The Ministry of Consumer Affairs is investigating after residents worried a pioneer cemetery on the edge of Brooke-Alvinston was bulldozed.
But the owner of the field says he only removed trees and the stones from the former church graveyard were taken years ago.
The farmer’s field at 8193 Petrolia Line was once home to the Victoria Methodist Episcopal Church. According to the Our Roots website, the church was built in the 1860s. In 1844, the church merged with two others from Mt. Carmel and Walnut to be part of the circuit in the Methodist Church of Canada. By 1892, the church was closed and the building was later moved away.
From the road, all that could be seen until about three weeks ago, was a small woodlot at the top of a gully about 200 meters from the road. Kevin Edwards, whose family has lived in Brooke-Alvinston and farms in the area, had been in the cemetery years ago and says it was likely less than a half acre.
Today, the woodlot is gone although the outline of the cemetery plot is still clear. There are also two rows, containing either the bases or pieces of headstones. In all, there appears to have been at least 8 to 10 headstones in the area at one time.
Some of the stones which remain bear deep white scratch marks. Others are broken, exposing what the markers would have looked like when the pioneers first laid them.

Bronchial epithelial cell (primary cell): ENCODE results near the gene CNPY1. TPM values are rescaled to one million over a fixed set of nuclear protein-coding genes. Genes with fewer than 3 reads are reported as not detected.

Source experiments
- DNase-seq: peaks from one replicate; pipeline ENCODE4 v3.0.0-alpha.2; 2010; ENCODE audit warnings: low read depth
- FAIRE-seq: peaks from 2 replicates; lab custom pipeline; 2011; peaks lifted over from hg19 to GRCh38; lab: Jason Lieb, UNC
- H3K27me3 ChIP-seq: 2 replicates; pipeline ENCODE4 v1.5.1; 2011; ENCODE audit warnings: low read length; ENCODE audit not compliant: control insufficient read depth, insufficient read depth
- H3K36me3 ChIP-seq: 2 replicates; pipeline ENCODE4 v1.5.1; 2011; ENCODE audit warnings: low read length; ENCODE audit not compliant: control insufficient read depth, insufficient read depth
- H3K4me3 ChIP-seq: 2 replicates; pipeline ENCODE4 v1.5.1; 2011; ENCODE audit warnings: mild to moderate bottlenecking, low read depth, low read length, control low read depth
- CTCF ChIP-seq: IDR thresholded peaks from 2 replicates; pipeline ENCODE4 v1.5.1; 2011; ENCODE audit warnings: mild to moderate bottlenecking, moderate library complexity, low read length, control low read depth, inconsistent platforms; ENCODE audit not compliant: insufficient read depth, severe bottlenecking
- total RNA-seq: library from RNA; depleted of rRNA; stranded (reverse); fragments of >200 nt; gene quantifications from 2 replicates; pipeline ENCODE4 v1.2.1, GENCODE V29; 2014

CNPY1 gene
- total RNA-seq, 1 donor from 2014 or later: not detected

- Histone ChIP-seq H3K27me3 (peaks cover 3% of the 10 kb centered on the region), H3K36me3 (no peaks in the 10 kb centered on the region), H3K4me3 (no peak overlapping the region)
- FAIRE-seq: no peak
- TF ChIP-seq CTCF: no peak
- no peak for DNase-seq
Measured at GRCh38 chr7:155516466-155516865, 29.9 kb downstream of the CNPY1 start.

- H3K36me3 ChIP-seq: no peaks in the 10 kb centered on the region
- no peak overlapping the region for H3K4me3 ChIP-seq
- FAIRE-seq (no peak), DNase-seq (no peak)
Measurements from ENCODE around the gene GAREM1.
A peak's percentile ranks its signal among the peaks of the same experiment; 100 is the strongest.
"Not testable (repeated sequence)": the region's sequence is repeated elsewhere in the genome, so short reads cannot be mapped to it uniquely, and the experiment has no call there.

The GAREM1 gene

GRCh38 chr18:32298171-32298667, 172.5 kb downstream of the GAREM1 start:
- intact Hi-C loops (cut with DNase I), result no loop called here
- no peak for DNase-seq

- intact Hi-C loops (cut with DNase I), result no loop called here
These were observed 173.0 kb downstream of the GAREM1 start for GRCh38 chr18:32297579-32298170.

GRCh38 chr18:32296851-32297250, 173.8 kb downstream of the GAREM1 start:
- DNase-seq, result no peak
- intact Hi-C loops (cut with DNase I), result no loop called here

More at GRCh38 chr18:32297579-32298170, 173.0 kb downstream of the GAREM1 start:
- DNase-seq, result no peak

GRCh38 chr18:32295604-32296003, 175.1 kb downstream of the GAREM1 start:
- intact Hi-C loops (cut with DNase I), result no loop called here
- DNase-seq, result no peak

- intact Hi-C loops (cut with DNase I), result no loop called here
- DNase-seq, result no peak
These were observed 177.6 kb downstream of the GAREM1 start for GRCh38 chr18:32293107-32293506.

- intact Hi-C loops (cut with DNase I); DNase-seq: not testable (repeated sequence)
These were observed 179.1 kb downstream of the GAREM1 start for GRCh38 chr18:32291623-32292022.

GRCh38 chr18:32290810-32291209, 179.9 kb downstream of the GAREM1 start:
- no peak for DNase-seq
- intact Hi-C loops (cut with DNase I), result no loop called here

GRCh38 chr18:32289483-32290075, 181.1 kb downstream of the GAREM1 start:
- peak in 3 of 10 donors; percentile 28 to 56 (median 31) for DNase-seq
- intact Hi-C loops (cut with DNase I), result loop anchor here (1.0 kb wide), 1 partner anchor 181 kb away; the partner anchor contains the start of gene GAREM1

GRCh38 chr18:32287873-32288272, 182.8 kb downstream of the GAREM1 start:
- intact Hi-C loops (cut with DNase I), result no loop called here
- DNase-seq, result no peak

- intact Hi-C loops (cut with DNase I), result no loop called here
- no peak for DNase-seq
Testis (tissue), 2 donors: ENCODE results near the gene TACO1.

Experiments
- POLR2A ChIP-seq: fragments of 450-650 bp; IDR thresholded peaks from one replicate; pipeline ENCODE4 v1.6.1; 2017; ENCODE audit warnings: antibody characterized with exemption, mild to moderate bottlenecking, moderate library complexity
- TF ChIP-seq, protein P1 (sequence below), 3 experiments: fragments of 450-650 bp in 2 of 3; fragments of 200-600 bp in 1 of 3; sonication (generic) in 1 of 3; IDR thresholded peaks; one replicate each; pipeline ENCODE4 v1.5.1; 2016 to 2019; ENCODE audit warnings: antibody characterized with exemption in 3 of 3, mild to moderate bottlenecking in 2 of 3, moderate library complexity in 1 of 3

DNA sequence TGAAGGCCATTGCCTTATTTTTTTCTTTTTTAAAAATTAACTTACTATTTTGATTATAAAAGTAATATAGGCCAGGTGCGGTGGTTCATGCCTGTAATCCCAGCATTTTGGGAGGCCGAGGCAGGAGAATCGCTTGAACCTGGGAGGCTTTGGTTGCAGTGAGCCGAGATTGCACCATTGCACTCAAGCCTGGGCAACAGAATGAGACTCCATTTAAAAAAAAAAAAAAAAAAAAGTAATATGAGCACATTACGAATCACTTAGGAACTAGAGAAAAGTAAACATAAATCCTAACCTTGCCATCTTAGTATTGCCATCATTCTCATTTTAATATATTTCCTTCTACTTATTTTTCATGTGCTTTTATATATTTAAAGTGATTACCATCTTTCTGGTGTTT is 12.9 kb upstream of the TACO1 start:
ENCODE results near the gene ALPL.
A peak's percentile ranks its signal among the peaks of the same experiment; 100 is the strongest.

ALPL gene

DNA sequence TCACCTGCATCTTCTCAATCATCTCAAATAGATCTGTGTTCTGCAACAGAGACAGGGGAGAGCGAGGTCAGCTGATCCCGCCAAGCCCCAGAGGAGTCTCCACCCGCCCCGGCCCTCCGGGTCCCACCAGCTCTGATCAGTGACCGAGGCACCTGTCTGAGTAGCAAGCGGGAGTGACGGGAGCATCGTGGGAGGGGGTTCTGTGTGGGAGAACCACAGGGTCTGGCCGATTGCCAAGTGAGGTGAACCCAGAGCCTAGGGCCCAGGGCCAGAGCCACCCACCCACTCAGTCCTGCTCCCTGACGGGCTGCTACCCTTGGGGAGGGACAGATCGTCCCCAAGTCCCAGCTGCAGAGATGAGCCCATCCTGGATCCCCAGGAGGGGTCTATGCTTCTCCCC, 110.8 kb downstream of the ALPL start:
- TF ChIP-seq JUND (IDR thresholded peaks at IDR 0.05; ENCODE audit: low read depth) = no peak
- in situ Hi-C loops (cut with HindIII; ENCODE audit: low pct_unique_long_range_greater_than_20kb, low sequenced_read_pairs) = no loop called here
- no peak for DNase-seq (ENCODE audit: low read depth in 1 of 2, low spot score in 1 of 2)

On a grey October day, green shoots of what appeared to be tiger lilies popped through the ground around what was left of the headstones – possibly planted there by families.
“My grandfather took me through there in 1992,” says Edwards. “There were big, big, big trees… and there were definitely monuments in there. They were interspersed with the trees. And there were some big memorial trees, too.”
The names on the gravestones were those of families who settled the area, some, he says, remain in Brooke-Alvinston and the Watford area.
Edwards believes the cemetery hadn’t been cared for since the 1970s and was overgrown.
But in early October, the lot was disturbed as a bulldozer started clearing the small plot.
An anonymous person blogged about the cemetery ‘being destroyed’ and Edwards posted the notice on the Facebook page of the heritage group Lost Lambton Found. That resulted in a flurry of angry messages.
Steve Loxton runs the page. He posted neighbours told him “The owner was informed by neighbours about the existence of the cemetery before any clearance work was ever commenced.
“They also said that the ‘machine operator’ was approached by another neighbour while doing the work and was told he was leveling a cemetery and he said he knew nothing about it and continued his work, despite this information!”
Brooke-Alvinston Mayor Don McGugan was also told about what was going on as the bulldozer was in the field. Municipal staff did go to the address to see what was going on but did not have jurisdiction to do anything since the cemetery wasn’t registered and was on private property. “I don’t have the authority,” he says. “It’s outside of our boundaries – I don’t know what the protocol is.”
When contacted by The Independent, the landowner, says his family has owned the land in the area since 1972 and was aware there was a cemetery on the property but thought it was further back.